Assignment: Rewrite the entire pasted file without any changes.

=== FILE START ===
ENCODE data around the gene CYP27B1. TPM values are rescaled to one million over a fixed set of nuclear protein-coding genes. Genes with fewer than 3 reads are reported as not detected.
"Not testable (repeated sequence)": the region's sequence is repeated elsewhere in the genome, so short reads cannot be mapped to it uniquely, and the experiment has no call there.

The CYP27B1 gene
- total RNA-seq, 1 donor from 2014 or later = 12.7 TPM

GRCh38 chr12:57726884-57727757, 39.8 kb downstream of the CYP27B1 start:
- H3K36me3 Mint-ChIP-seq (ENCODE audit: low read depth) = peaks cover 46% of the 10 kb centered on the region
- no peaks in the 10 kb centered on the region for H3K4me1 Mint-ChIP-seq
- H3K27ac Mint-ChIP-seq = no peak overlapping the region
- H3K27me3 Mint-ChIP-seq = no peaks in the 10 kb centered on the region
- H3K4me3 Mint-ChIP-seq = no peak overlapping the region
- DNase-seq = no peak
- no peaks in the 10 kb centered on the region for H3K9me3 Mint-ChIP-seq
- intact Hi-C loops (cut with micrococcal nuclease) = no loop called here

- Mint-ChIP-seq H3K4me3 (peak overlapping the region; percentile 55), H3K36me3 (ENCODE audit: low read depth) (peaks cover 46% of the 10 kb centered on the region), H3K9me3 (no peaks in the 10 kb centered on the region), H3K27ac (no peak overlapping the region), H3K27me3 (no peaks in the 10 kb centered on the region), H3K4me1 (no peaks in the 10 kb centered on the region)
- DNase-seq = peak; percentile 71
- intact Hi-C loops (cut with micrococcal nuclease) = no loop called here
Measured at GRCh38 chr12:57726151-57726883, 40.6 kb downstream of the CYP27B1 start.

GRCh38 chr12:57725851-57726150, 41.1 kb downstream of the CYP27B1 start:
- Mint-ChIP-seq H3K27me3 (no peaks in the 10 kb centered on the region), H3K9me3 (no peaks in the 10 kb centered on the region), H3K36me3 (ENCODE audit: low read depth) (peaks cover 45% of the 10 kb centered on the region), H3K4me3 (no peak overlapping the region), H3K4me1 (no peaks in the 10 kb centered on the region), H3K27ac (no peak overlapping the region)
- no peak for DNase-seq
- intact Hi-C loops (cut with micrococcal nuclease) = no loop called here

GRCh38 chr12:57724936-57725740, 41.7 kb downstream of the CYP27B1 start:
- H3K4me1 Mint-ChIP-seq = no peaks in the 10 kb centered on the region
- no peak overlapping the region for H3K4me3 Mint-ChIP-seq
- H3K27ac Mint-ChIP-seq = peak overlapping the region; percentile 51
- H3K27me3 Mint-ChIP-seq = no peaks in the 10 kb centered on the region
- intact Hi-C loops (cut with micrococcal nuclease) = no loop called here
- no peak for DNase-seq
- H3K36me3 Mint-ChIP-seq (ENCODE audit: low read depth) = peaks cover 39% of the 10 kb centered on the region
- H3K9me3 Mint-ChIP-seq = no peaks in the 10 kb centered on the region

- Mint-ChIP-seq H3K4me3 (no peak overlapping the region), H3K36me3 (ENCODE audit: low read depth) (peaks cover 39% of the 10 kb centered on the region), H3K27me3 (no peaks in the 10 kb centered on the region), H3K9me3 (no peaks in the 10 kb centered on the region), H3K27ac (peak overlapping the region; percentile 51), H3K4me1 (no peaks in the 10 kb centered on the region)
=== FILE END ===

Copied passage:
ENCODE data around the gene CYP27B1. TPM values are rescaled to one million over a fixed set of nuclear protein-coding genes. Genes with fewer than 3 reads are reported as not detected.
"Not testable (repeated sequence)": the region's sequence is repeated elsewhere in the genome, so short reads cannot be mapped to it uniquely, and the experiment has no call there.

The CYP27B1 gene
- total RNA-seq, 1 donor from 2014 or later = 12.7 TPM

GRCh38 chr12:57726884-57727757, 39.8 kb downstream of the CYP27B1 start:
- H3K36me3 Mint-ChIP-seq (ENCODE audit: low read depth) = peaks cover 46% of the 10 kb centered on the region
- no peaks in the 10 kb centered on the region for H3K4me1 Mint-ChIP-seq
- H3K27ac Mint-ChIP-seq = no peak overlapping the region
- H3K27me3 Mint-ChIP-seq = no peaks in the 10 kb centered on the region
- H3K4me3 Mint-ChIP-seq = no peak overlapping the region
- DNase-seq = no peak
- no peaks in the 10 kb centered on the region for H3K9me3 Mint-ChIP-seq
- intact Hi-C loops (cut with micrococcal nuclease) = no loop called here

- Mint-ChIP-seq H3K4me3 (peak overlapping the region; percentile 55), H3K36me3 (ENCODE audit: low read depth) (peaks cover 46% of the 10 kb centered on the region), H3K9me3 (no peaks in the 10 kb centered on the region), H3K27ac (no peak overlapping the region), H3K27me3 (no peaks in the 10 kb centered on the region), H3K4me1 (no peaks in the 10 kb centered on the region)
- DNase-seq = peak; percentile 71
- intact Hi-C loops (cut with micrococcal nuclease) = no loop called here
Measured at GRCh38 chr12:57726151-57726883, 40.6 kb downstream of the CYP27B1 start.

GRCh38 chr12:57725851-57726150, 41.1 kb downstream of the CYP27B1 start:
- Mint-ChIP-seq H3K27me3 (no peaks in the 10 kb centered on the region), H3K9me3 (no peaks in the 10 kb centered on the region), H3K36me3 (ENCODE audit: low read depth) (peaks cover 45% of the 10 kb centered on the region), H3K4me3 (no peak overlapping the region), H3K4me1 (no peaks in the 10 kb centered on the region), H3K27ac (no peak overlapping the region)
- no peak for DNase-seq
- intact Hi-C loops (cut with micrococcal nuclease) = no loop called here

GRCh38 chr12:57724936-57725740, 41.7 kb downstream of the CYP27B1 start:
- H3K4me1 Mint-ChIP-seq = no peaks in the 10 kb centered on the region
- no peak overlapping the region for H3K4me3 Mint-ChIP-seq
- H3K27ac Mint-ChIP-seq = peak overlapping the region; percentile 51
- H3K27me3 Mint-ChIP-seq = no peaks in the 10 kb centered on the region
- intact Hi-C loops (cut with micrococcal nuclease) = no loop called here
- no peak for DNase-seq
- H3K36me3 Mint-ChIP-seq (ENCODE audit: low read depth) = peaks cover 39% of the 10 kb centered on the region
- H3K9me3 Mint-ChIP-seq = no peaks in the 10 kb centered on the region

- Mint-ChIP-seq H3K4me3 (no peak overlapping the region), H3K36me3 (ENCODE audit: low read depth) (peaks cover 39% of the 10 kb centered on the region), H3K27me3 (no peaks in the 10 kb centered on the region), H3K9me3 (no peaks in the 10 kb centered on the region), H3K27ac (peak overlapping the region; percentile 51), H3K4me1 (no peaks in the 10 kb centered on the region)